Las Vegas, NV
San Bernardino, CA
Los Angeles, CA
It seems, given the opportunity, every city in this country will sprawl. Albuquerque, Flagstaff, Los Angeles, Las Vegas and its neighboring Henderson all have accelerated in claiming the flat landscape. The intersections of major freeways are now the points of interest instead of city street corners.
In the past these sprawling cities must have seemed like growths with no end in sight. Today some peripheries have reached natural boundaries forcing development in new directions. Henderson is a typical bedroom community with commuting traffic to Las Vegas via the oversaturated outer loop freeway. The loop itself is functioning beyond its capacity like a clogged artery. New developments are being built without restrictions, taxing the freeways even further. Los Angeles and its growing suburbs continue to create new cities with the same strip of retailers every so often.
Could Wal-Mart make the difference? Could Wal-Mart re-organize the landscape of suburbia?
As a major supporter of suburban communities, Wal-Mart is essentially the town center. In some cases it can divide a city by placing several Wal-Marts on the outskirts of the city, reconfiguring local regions according to their distance to the closest Wal-Mart.
The problem with Wal-Mart as a town center is that it obliterates the importance of the town center, by re-signifying the program as a shopping center (often paving the way for other large retailers to join nearby, in which case the shared parking lot becomes the town center). Although it seems appropriate for the accelerated consumerism of this culture, communication within a community is lost, therefore sprawl and the distancing of communities physically and emotionally follows predictably.
California has fought Wal-Mart’s attempts to set up its oversized architecture in large suburb-cities, although many smaller suburbs already have Wal-Marts as town centers and plenty more are on their way. In recent events, Wal-Mart had lost a battle to open its Superstore (the size of 17 football fields) in Inglewood. Many opposed the construction based on what we have seen all over the country. Wal-Mart’s interests are solely to provide the lowest prices possible to attract the most customers possible, all in the name of profit and growth. The side effects of such policies are abundant and significant. Even after Wal-Mart’s one million dollar campaign to convince the public, the residents of Inglewood voted against Wal-Mart’s arrival. It is surprising to find the widespread effects of Wal-Mart’s proposed influx do not end there. “Last fall, some 70,000 grocery clerks throughout Southern California walked out on strike against the Ralphs, Vons, Albertsons, and Pavilions grocery stores; after four months and 18 days spent on picket lines, those workers agreed to a new labor contract full of concessions, including steep cuts in wages and health care benefits for newly hired employees.”( Voters in Inglewood, CA Reject Wal-Mart Superstore , Democracy Now!, Thursday, April 22nd, 2004 http://www.democracynow.org/article.pl?sid=04/04/22/150248)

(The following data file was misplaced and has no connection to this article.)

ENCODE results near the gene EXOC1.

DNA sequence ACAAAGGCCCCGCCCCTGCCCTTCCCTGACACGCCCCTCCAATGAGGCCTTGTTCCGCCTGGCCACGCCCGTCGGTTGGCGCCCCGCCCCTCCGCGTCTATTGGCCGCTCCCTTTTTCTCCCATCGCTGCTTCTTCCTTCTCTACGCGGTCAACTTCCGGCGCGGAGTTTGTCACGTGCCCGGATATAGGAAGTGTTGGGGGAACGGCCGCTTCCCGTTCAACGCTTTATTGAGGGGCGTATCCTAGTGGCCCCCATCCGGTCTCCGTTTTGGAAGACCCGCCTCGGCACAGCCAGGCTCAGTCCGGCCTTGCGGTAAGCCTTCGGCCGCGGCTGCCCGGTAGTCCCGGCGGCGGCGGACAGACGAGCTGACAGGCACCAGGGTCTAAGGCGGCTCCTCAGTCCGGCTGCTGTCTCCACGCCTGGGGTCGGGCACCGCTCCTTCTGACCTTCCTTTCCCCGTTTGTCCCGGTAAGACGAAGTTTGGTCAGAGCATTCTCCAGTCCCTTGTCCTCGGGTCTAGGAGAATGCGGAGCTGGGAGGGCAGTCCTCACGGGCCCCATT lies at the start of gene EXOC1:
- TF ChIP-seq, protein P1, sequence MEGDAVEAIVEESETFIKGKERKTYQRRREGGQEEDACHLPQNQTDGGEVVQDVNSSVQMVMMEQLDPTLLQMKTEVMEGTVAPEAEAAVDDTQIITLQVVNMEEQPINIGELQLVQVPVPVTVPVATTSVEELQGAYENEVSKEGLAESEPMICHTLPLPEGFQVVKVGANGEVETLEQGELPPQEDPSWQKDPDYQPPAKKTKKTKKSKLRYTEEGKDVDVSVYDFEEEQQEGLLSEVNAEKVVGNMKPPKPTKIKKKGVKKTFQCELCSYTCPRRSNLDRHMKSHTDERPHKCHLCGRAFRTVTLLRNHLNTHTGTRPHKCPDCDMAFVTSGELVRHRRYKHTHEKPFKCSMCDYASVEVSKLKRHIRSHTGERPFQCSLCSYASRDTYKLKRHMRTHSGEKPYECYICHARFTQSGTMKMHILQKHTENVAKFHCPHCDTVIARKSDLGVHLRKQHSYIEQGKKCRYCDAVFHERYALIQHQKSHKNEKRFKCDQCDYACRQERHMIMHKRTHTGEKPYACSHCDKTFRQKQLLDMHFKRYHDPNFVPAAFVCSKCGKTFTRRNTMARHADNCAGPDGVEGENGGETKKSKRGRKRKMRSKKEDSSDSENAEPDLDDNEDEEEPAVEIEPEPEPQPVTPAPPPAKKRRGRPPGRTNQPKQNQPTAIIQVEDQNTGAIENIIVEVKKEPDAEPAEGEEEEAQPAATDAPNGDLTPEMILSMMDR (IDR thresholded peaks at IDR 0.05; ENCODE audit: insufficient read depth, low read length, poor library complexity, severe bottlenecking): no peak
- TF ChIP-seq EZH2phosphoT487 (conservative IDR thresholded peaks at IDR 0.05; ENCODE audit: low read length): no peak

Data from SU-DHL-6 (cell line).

Even after their victory against Wal-Mart Supercenters, no retailer can go unharmed without opening to customers for over 4 months. Today the morale and the inventory of the grocery stores are not to par. Many customers who were forced to find new outlets have not returned to the stores that went on strike. Has Wal-Mart become so powerful that it can put others out of business simply with a threat? This is only the beginning to the many battles Wal-Mart is going to face, as the media and the public’s interest in Wal-Mart’s policies help establish opinions among the population.
Wal-Mart is currently testing the “Neighborhood Market” (among others), which is an attempt to provide a local grocery store to customers who avoid shopping at their massive Supercenters. It will be interesting to see how this scenario pans out. Other Wal-Mart stores being tested are banks and clothing stores. If they are successful it would introduce a new model of localization of businesses by large retailers. Perhaps the division of merchandising could be taken further, so other families of products could have their own spin offs as a solo storefront on a downtown street, recreating the mixed used downtown that most suburbs lack. Current store managers of Wal-Marts are encouraged to treat their division within Wal-Mart (whether it is the sporting goods section or the auto repairs section) as a private store within a store, so in reality each section could have a storefront of its own.
I often hear people speaking of their “love, hate” relationship to Wal-Mart. Meanwhile they “go to find things I never new I needed.” Wal-Mart has its own consumer culture. There are those who love Wal-Mart and swear by their low prices and then there are those who cannot help shopping in what is familiar and convenient even with ethical dilemmas lingering in their minds. Wal-Mart for many is the quickest solution, or the best bet in finding whatever merchandise is needed. Why waste your time anywhere else, when you know Wal-Mart has what you want. Ultimately it is the consumer who decides how Wal-Mart will change to best serve the populace.